Honor our Heros!
Please come honor our hometown heroes on Memorial Day. Why do we celebrate this day? In 1919, President Wilson designated Nov 11th, the day of the armistice between the allies and Germany, as “Armistice Day” to commemorate the veterans of The Great War, later called World War I. In 1929, Congress declared Armistice Day a legal holiday, and in 1954, changed the name to Veteran’s Day to honor all veterans who have served our nation.
St. Mary’s Cemetery occupies an oblong plot between Royal and Washington Streets, bounded on the north by St. Mary’s School and on the south by the busy Interstate I-95 approach to the Woodrow Wilson Bridge. In spite of the throb of modern life and activity that surrounds it, a walk among the graves, some ancient, some new, transcends time. Dating from the founding of the parish in 1795, it is the oldest Catholic cemetery in Virginia. William Thorton Alexander deeded the land to St. Mary’s Catholic Church in 1803.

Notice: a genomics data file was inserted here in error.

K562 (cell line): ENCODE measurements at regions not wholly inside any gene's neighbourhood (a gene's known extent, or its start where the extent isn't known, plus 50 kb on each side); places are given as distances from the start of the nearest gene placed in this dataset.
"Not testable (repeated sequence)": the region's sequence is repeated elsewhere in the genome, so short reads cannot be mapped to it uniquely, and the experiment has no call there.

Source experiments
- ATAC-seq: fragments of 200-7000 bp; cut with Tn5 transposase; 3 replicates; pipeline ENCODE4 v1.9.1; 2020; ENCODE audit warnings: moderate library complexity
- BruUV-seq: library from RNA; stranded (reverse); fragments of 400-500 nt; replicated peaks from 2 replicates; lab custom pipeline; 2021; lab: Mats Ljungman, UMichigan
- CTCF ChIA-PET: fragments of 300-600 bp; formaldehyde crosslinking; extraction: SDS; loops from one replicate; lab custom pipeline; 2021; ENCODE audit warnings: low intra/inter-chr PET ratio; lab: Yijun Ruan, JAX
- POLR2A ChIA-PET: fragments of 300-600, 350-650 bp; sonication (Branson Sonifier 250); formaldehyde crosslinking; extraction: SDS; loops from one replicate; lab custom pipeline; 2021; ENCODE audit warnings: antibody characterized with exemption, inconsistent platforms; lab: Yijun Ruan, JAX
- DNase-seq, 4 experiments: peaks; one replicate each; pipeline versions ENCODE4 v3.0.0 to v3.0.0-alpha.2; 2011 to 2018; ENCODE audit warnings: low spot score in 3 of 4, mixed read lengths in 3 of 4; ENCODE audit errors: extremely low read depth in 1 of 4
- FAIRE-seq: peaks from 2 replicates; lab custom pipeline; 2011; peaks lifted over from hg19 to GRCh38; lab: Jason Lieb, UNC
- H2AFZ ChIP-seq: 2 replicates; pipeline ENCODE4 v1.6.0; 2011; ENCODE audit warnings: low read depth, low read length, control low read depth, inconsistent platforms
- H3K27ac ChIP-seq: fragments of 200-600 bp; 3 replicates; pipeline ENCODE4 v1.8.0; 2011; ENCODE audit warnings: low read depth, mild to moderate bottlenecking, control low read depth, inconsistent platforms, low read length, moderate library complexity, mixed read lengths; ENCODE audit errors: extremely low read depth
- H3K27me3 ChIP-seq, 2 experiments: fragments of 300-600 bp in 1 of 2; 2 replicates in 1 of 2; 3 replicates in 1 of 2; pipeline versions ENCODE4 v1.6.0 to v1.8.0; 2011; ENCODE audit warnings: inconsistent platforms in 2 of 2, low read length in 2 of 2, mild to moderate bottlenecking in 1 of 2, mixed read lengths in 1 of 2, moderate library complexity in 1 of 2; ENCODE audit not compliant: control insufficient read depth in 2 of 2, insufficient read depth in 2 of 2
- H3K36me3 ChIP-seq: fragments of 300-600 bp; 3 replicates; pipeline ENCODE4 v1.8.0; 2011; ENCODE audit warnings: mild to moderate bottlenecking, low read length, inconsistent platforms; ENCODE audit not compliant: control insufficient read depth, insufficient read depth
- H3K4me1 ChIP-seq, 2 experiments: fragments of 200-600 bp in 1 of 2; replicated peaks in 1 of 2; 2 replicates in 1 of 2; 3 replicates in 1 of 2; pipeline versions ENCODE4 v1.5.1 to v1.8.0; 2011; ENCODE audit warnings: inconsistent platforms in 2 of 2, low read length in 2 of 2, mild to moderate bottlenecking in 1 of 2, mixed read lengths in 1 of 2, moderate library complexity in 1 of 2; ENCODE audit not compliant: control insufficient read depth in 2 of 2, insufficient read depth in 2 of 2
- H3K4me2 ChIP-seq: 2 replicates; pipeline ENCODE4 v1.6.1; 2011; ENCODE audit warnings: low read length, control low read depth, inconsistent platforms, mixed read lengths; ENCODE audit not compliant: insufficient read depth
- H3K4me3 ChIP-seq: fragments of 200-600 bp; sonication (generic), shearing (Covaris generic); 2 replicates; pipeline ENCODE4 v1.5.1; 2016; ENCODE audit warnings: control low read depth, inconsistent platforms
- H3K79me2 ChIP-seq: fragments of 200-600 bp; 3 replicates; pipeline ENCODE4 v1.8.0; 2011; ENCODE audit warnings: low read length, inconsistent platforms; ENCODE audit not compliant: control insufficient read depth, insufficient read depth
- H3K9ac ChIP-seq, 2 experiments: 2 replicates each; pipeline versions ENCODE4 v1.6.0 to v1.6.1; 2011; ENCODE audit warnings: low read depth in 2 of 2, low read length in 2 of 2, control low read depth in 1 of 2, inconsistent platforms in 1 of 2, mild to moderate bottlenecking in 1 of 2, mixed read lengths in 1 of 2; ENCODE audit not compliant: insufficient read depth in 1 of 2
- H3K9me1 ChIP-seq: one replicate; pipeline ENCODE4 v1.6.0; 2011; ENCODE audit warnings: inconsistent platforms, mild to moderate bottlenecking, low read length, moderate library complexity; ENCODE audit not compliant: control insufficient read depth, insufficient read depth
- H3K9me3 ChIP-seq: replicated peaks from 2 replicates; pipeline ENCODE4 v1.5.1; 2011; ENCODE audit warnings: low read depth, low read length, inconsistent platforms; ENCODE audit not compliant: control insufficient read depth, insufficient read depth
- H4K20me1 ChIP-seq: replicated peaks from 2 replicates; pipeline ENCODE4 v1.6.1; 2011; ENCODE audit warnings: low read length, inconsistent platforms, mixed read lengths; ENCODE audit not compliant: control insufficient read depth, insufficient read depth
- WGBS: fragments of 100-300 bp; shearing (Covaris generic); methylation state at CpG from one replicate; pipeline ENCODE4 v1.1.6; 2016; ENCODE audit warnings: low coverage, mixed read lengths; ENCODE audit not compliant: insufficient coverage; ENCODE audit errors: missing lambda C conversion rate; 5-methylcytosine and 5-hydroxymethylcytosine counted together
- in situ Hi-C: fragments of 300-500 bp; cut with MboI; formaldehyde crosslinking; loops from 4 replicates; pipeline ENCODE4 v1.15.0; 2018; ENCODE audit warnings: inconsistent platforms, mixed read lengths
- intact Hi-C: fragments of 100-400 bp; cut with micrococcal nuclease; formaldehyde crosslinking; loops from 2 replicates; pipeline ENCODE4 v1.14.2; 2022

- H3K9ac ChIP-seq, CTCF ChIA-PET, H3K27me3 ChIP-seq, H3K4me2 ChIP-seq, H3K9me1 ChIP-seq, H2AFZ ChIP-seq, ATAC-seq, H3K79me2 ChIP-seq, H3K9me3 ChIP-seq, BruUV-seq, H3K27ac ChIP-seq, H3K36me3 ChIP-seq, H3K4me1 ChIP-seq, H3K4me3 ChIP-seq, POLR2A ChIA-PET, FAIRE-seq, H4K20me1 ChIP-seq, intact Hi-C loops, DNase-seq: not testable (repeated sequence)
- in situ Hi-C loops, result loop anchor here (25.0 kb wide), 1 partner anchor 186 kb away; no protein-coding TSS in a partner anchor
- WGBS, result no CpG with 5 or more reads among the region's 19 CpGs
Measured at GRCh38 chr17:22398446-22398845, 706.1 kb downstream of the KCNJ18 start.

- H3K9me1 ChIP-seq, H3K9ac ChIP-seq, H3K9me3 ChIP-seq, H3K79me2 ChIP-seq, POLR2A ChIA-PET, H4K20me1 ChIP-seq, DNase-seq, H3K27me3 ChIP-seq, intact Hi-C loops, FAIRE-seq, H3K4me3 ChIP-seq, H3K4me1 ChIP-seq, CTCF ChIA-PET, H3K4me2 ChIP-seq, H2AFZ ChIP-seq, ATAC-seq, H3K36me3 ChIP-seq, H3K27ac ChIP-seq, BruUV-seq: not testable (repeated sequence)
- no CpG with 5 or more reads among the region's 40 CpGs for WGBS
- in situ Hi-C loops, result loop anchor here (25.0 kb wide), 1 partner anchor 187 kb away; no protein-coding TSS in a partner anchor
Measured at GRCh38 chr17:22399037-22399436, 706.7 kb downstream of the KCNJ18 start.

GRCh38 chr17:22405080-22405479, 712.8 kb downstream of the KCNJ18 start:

St. Mary’s Cemetery is the resting place of veterans that have served in the French and Indian War, Revolutionary War, War of 1812, Civil War, WWI, WWII, Korean War, Vietnam, and the Cold War. The earliest marked grave is Private Lawrence Hurdle who served in the Revolutionary War. However, historians have documented the burials of Revolutionary War veterans Caven Boa, Francis Ignatius Hagen, and Pierre La Croix, who also fought in the French and Indian War.
Royal Street Entrance
When: Saturday, Nov 7th @ 9:00am
Where: St. Mary’s Cemetery
Uniform: Scout Uniform
Bring: Screwdriver or rod to make a hole for flags
Please arrive by 9am. The gate on Royal Street should be open. If the gate isn't open please check the Washington Street entrance.
Cemetery sections will be divided by Dens.